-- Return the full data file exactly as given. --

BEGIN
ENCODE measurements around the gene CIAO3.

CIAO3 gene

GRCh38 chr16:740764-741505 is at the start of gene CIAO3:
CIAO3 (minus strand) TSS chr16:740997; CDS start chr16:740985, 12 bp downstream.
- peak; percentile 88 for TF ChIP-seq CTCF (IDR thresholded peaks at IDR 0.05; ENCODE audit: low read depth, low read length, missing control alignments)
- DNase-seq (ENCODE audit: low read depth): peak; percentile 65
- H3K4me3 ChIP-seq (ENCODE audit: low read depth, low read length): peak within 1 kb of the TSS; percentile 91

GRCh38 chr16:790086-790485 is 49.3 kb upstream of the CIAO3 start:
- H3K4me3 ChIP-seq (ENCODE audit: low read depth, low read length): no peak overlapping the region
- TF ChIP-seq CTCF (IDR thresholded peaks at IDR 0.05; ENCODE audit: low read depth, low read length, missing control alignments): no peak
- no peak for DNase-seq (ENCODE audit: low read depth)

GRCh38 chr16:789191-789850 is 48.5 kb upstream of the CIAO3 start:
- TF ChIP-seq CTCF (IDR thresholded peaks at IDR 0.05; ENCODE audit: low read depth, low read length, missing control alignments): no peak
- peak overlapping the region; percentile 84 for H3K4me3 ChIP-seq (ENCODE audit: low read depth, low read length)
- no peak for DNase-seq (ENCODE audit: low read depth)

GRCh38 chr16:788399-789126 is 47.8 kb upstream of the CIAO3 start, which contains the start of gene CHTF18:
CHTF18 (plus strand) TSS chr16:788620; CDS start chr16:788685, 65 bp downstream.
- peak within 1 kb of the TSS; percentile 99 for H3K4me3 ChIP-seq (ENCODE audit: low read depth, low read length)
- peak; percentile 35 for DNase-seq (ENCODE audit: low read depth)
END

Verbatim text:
ENCODE measurements around the gene CIAO3.

CIAO3 gene

GRCh38 chr16:740764-741505 is at the start of gene CIAO3:
CIAO3 (minus strand) TSS chr16:740997; CDS start chr16:740985, 12 bp downstream.
- peak; percentile 88 for TF ChIP-seq CTCF (IDR thresholded peaks at IDR 0.05; ENCODE audit: low read depth, low read length, missing control alignments)
- DNase-seq (ENCODE audit: low read depth): peak; percentile 65
- H3K4me3 ChIP-seq (ENCODE audit: low read depth, low read length): peak within 1 kb of the TSS; percentile 91

GRCh38 chr16:790086-790485 is 49.3 kb upstream of the CIAO3 start:
- H3K4me3 ChIP-seq (ENCODE audit: low read depth, low read length): no peak overlapping the region
- TF ChIP-seq CTCF (IDR thresholded peaks at IDR 0.05; ENCODE audit: low read depth, low read length, missing control alignments): no peak
- no peak for DNase-seq (ENCODE audit: low read depth)

GRCh38 chr16:789191-789850 is 48.5 kb upstream of the CIAO3 start:
- TF ChIP-seq CTCF (IDR thresholded peaks at IDR 0.05; ENCODE audit: low read depth, low read length, missing control alignments): no peak
- peak overlapping the region; percentile 84 for H3K4me3 ChIP-seq (ENCODE audit: low read depth, low read length)
- no peak for DNase-seq (ENCODE audit: low read depth)

GRCh38 chr16:788399-789126 is 47.8 kb upstream of the CIAO3 start, which contains the start of gene CHTF18:
CHTF18 (plus strand) TSS chr16:788620; CDS start chr16:788685, 65 bp downstream.
- peak within 1 kb of the TSS; percentile 99 for H3K4me3 ChIP-seq (ENCODE audit: low read depth, low read length)
- peak; percentile 35 for DNase-seq (ENCODE audit: low read depth)